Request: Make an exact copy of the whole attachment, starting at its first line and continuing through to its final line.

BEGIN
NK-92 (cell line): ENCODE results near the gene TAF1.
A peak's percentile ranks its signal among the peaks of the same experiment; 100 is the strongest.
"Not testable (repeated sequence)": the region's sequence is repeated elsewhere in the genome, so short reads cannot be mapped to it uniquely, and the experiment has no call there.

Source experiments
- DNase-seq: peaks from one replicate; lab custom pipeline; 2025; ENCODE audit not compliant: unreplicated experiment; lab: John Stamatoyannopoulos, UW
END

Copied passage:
NK-92 (cell line): ENCODE results near the gene TAF1.
A peak's percentile ranks its signal among the peaks of the same experiment; 100 is the strongest.
"Not testable (repeated sequence)": the region's sequence is repeated elsewhere in the genome, so short reads cannot be mapped to it uniquely, and the experiment has no call there.

Source experiments
- DNase-seq: peaks from one replicate; lab custom pipeline; 2025; ENCODE audit not compliant: unreplicated experiment; lab: John Stamatoyannopoulos, UW